“Isn’t it true that all the people I know in the world so far are hardly more than puppets for me, serving the glossy contrivings of my imagination?”
“Storytelling is shaped by two contrary, yet complementary, impulses—one toward brevity, compactness, artful omission; the other toward expansion, amplification, enrichment. The one, practiced most scrupulously, yields ever briefer and ever more abstract or parablelike fictions; the other, of course, yields the novel or the epic. Some storytellers experiment endlessly while others, having found their voices early on, and having developed (or appropriated) the most pragmatic structures to contain them, are content to work in more or less the same tradition throughout their careers. When the work is good no one is likely to lament the writer’s lack of interest in experimentation. When the work is very good no one is likely even to notice it.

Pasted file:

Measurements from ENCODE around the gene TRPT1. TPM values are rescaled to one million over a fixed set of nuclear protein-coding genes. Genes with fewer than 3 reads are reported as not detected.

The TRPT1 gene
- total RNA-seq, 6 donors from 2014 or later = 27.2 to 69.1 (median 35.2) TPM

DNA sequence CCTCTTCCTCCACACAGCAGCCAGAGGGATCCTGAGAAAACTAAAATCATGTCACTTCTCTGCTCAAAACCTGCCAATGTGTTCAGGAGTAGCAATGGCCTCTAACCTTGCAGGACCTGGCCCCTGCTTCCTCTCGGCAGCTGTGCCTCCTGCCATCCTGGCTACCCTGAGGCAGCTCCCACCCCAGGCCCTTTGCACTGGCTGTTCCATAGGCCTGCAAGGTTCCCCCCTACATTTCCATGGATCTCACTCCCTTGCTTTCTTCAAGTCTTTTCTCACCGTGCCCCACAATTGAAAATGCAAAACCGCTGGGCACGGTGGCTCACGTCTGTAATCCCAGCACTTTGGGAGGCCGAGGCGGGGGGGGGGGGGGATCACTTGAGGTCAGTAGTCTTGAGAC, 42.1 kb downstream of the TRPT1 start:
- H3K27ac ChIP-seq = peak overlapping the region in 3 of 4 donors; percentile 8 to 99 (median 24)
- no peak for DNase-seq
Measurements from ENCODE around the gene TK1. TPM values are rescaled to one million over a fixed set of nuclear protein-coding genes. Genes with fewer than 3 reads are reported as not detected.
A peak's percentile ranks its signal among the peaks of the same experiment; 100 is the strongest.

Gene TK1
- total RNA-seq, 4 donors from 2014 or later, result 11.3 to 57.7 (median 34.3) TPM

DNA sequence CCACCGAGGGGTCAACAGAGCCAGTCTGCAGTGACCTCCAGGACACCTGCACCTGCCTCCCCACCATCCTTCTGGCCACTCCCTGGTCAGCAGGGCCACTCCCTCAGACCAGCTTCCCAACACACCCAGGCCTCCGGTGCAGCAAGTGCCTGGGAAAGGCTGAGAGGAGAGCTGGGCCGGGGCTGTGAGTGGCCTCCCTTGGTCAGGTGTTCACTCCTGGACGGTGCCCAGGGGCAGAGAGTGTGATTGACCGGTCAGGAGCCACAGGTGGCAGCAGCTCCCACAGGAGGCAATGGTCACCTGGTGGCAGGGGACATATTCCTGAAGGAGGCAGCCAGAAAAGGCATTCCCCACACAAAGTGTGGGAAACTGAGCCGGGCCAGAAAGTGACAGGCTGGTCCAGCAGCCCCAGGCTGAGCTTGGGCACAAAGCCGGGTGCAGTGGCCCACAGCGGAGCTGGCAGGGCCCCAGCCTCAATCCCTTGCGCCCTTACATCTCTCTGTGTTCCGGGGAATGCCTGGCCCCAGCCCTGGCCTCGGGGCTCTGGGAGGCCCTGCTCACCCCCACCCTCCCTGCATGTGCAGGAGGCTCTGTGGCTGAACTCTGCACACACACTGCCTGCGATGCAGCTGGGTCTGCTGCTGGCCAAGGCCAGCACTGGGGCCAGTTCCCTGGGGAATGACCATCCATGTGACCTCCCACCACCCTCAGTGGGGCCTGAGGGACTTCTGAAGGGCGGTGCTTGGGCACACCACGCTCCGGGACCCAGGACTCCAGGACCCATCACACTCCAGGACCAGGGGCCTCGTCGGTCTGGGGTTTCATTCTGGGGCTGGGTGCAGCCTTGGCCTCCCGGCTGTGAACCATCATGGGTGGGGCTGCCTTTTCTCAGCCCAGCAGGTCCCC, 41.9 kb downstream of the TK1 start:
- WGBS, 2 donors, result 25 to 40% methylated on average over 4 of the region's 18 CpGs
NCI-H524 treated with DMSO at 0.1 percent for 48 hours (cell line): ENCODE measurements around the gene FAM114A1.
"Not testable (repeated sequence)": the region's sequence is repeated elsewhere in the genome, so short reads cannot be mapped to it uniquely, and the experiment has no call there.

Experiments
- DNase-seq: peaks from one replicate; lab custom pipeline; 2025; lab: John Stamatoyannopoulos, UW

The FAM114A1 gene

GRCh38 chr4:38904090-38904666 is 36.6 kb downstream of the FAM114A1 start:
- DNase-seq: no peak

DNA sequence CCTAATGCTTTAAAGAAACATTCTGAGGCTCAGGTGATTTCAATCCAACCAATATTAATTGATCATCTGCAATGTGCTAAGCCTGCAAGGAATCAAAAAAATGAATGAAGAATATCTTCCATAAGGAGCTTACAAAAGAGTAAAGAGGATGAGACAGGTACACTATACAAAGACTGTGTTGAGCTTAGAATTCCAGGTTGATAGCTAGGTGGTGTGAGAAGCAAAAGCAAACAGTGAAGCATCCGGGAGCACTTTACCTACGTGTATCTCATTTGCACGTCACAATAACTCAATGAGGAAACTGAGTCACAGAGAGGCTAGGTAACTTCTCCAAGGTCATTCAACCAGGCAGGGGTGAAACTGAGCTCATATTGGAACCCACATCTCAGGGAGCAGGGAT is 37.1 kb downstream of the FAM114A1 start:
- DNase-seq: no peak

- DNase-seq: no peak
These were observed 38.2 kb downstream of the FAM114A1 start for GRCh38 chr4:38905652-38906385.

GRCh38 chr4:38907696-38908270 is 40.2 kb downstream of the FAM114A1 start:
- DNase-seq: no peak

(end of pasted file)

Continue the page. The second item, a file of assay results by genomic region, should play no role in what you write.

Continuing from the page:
“Like her similarly gifted contemporaries Peter Taylor, William Trevor, Edna O’Brien and some few others, the Canadian short-story writer Alice Munro writes stories that have the density—moral, emotional, sometimes historical—of other writers’ novels. As remote from the techniques and ambitions of what is currently known as ‘minimalist’ fiction as it is possible to get and still inhabit the same genre, these writers give us fictitious worlds that are mimetic paradigms of utterly real worlds yet are fictions, composed with so assured an art that it might be mistaken for artlessness. They give voice to the voices of their regions, filtering the natural rhythms of speech through a more refined (but not obtrusively refined) writerly speech. They are faithful to the contours of local legend, tall tales, anecdotes, family reminiscences; their material is nearly always realistic—’Realism’ being that convention among competing others that swept all before it in the mid and late 19th century—and their characters behave, generally, like real people. That is, they surprise us at every turn, without violating probability. They so resemble ourselves that reading about them, at times, is emotionally risky. Esthetically experimental literature, while evoking our admiration, rarely moves us the way this sort of literature moves us.